Endangered Vision: 7 Ways to Protect Your Peepers

by Carissa A. - October 11, 2016

Eyesight impairment in the form of low vision and blindness affect approximately 285 million people worldwide. Of those, cataracts remain the leading cause of blindness for middle-to-low income countries. In the United States alone, 24.4 million cases of cataracts have been diagnosed—a 20% increase in the ten years from 2000 to 2010. Many people assume cataracts and poor eyesight are simply a negative side effect of growing older—and in some ways, they’re right. For those 285 million people with vision impairments, 65% are over 50 years old.

In honor of World Sight Day — October 13th, 2016 — we’re doing our small part to bring awareness to the risks of developing cataracts, the warning signs, and ways you can protect your sight.

by MidSummerDay,
by MidSummerDay,

With the exception of a family history rife with cataracts, we each have personal accountability in ensuring the health of our eyes. According to the International Agency for the Prevention of Blindness (IAPB), 80% of visual impairments are avoidable. Cataracts are no different—many cases are preventable. If you have any of the following risk factors, note that you’re more susceptible to developing cataracts in your lifetime. Take precautionary action to eliminate as many of the risks as possible.

Risk Factors:

• Diabetes

• Hypertension

• Obesity

• Smoking

• Eye injury

• Previous eye surgeries

• Significant alcohol consumption

• High myopia

• Ultraviolet radiation exposure

• Family history

SEE ALSO: Discount Eye Care Medications

If you’re trying to limit your risk factors, or come up with ways to protect your eyesight, you’ve come to the right place. There are a number of ways to keep your eyes healthy—from eating right, to limiting vices such as smoking and alcohol consumption. Here are seven Peeper Protection:

1. Outside protection – Getting the right light can actually be good for your eyes. However, protecting your eyes from UVA and UVB light can be key to keeping your eyes in good shape. Not only can both of these ultraviolet rays contribute to the development of cataracts, UVB rays can lead to macular degeneration. Invest in a good pair of sunglasses that filter out both forms of UV light. But don’t stop there, getting outside and viewing the world both up close and far away strengthens the eyes.

2. Antioxidants – In addition to helping your body absorb that nasty UV light, antioxidants help stop damaged lens-fiber proteins from clumping—ultimately causing cataracts. Be sure to incorporate them into your diet daily for maximum rewards. Not only will your eyesight thank you in the years to come, but the rest of your body, too.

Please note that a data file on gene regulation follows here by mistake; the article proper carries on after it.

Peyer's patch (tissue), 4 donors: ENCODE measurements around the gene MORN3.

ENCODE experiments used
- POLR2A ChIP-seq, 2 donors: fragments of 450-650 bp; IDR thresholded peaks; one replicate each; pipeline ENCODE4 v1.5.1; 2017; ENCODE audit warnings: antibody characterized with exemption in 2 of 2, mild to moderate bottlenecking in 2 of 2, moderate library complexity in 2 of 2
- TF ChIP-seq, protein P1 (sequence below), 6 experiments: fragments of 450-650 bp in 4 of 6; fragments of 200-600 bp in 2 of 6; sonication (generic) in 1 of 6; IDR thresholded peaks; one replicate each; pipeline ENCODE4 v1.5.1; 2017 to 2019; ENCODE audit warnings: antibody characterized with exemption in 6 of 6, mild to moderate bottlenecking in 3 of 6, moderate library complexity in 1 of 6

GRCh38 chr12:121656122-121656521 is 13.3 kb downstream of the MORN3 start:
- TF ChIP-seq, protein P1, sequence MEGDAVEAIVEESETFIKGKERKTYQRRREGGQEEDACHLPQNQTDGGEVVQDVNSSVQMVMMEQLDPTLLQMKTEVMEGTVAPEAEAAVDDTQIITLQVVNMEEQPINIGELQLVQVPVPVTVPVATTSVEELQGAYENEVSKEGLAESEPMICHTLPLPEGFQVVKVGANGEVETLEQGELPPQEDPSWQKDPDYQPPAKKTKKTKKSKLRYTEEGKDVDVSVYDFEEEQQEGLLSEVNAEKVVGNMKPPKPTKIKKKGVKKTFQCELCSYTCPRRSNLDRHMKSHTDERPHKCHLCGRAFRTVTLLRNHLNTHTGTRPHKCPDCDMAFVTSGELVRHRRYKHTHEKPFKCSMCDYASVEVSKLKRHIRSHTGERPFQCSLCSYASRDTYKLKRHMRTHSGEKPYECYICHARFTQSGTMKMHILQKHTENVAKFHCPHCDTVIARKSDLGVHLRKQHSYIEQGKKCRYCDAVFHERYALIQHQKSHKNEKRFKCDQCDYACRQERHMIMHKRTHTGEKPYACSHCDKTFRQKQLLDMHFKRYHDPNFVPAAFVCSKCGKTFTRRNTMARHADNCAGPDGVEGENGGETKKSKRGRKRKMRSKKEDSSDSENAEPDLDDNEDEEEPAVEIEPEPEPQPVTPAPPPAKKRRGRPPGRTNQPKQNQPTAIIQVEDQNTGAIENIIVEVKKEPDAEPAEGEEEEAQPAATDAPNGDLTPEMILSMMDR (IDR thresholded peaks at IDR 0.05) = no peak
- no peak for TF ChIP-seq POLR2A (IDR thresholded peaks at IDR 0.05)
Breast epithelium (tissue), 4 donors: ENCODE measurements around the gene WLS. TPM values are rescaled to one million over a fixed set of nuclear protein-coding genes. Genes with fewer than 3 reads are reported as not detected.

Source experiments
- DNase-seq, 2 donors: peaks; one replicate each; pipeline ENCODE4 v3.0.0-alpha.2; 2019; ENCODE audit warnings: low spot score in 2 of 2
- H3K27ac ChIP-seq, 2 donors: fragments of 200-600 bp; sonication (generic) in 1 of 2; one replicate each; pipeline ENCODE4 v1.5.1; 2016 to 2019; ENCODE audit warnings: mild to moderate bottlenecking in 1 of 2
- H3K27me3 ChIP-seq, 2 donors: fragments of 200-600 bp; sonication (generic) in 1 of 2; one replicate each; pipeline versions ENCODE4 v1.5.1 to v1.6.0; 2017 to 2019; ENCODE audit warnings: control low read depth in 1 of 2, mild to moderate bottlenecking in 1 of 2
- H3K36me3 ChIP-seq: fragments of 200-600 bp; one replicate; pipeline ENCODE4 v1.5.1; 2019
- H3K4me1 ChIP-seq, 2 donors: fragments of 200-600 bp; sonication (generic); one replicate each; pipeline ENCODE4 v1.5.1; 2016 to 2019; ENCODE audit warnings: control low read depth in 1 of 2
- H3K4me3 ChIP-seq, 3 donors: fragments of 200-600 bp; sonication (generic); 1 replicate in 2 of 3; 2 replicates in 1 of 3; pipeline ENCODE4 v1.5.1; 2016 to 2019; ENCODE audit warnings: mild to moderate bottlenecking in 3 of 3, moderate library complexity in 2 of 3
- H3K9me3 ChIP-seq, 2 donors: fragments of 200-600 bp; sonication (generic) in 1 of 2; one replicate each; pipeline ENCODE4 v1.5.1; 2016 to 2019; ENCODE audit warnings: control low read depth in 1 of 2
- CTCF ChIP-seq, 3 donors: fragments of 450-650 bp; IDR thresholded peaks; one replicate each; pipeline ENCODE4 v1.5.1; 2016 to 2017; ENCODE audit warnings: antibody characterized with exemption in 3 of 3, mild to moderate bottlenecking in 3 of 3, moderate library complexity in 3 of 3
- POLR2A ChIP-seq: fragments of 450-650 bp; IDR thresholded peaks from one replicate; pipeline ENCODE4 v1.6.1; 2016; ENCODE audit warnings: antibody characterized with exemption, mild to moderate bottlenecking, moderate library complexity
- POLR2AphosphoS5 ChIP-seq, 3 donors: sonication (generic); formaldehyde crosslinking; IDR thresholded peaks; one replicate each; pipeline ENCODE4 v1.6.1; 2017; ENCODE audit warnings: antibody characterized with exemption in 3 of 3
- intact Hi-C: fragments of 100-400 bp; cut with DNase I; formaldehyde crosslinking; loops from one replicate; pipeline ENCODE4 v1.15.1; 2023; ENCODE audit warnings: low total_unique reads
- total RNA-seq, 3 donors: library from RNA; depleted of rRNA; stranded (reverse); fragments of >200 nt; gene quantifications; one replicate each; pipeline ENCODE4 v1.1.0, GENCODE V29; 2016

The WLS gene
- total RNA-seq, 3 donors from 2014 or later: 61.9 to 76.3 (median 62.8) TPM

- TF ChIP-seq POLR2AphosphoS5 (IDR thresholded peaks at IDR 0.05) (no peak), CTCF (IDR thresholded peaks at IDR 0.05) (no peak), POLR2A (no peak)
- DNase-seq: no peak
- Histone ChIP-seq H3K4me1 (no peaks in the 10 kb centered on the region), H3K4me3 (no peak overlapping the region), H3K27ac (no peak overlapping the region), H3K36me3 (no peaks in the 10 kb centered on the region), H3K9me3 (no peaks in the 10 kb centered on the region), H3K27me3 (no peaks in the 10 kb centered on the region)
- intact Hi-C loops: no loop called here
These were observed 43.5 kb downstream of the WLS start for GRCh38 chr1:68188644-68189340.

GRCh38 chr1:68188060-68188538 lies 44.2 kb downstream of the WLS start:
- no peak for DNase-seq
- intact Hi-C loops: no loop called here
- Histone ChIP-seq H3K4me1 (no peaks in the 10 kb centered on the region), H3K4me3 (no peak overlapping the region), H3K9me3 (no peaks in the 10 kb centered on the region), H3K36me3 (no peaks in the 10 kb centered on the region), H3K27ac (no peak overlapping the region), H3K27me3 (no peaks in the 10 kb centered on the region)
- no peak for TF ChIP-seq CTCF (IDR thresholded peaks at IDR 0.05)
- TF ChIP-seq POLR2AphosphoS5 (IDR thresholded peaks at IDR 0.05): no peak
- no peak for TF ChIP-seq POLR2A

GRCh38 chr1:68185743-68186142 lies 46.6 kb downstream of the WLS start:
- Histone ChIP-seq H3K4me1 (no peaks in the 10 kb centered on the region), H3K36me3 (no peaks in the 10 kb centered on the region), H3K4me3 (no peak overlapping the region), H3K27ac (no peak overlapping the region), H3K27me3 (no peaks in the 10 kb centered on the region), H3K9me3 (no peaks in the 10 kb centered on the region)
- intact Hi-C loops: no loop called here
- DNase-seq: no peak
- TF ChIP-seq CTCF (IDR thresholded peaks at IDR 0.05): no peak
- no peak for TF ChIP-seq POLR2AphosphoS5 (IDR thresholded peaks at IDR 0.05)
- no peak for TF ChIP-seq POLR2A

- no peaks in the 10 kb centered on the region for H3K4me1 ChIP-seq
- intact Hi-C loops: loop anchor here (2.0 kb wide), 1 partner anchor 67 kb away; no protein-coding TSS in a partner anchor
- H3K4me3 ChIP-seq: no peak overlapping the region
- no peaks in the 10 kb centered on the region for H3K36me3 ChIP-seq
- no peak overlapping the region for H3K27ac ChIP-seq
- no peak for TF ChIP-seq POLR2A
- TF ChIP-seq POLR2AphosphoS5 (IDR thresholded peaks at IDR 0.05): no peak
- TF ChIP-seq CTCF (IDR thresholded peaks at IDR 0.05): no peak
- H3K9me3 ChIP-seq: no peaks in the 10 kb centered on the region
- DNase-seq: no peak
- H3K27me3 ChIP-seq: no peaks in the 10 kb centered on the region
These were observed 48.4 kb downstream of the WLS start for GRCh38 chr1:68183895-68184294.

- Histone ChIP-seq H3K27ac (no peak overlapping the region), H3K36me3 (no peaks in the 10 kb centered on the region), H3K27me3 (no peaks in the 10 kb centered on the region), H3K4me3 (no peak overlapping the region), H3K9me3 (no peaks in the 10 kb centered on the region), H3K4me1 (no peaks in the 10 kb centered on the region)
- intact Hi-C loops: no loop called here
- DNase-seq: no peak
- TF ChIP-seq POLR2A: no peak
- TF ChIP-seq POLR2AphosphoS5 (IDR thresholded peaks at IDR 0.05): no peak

3. Omega-3s – According to a 2005 study, omega-3s inflammation fighting capabilities can also shield your eyes from cataract development. So be sure to get in some salmon, tuna, or other foods high in omega-3s on a regular basis.

4. Quit smoking – There are a long list of clinical studies that all say the same thing—smoking is directly linked to cataract development. As if the risk of lung cancer and other health issues isn’t reason enough to quit, you can add cataracts to the list.

5. Keep blood sugar low - Cataracts are strongly linked to diabetes. In addition, there’s actually a type of cataract known as a sugar cataract—which is found solely in diabetes patients. Sugar cataracts grow rapidly—some as quickly as three days. Blood sugar control will prevent this from happening and reduce your risk of any other form of cataract.

6. Fit in your workout – You wouldn’t think working out would have much to do with your eyesight, but it does. By keeping your body moving, your weight in check, and reducing your risks for obesity related diseases like diabetes—you’re well on your way to protecting your sight for years to come.

7. Regular eye exams – Getting regular eye exams will not only help keep your eyesight healthy, but it will give your doctor a baseline for your sight. They will also be able to not only test for cataracts, but let you know if anything unusual seems to be cropping up. Visiting your eye doctor once a year could save your sight.

Even if you’re overall health is good, it’s still possible for your eyesight to degenerate. If you’re suspicious that you may be developing cataracts, review the following warning signs. Should any of these sound familiar, it’s time to get your eyesight tested and take appropriate action.

Cataract Development Warning Signs:

• Loss of far sight vision

• Blurred or dimmed vision

• Loss of night vision

• Light sensitivity

• Tendency to see halos or glare around light sources

• Loss of depth perception

• Double vision in one eye

• Frequent changes in contacts or glasses

When you’re first diagnosed with cataracts, stronger prescription glasses and bifocals may buy you some time. However, cataracts are degenerative, so when they interfere with daily life, surgery may be the only option left. The good news is cataract surgery is a very successful procedure. In fact, nine out of 10 people will regain excellent eyesight between 20/20 and 20/40. While your eyes heal, try Bausch and Lomb’s relatively new prescription eye drop called Prolensa. It’s a NSAID that helps reduce inflammation and eye pain after surgery.

With World Sight Day just a few days away, taking a few moments to consider our eyesight health is a great way to commemorate the annual event. Bringing awareness and global attention to blindness and vision impairment is a commendable act. We hope you’ll consider your own risk factors when it comes to the possibility of developing cataracts. As well as taking any preventative action possible. Here’s to healthier vision—and a lifetime of healthy sight.


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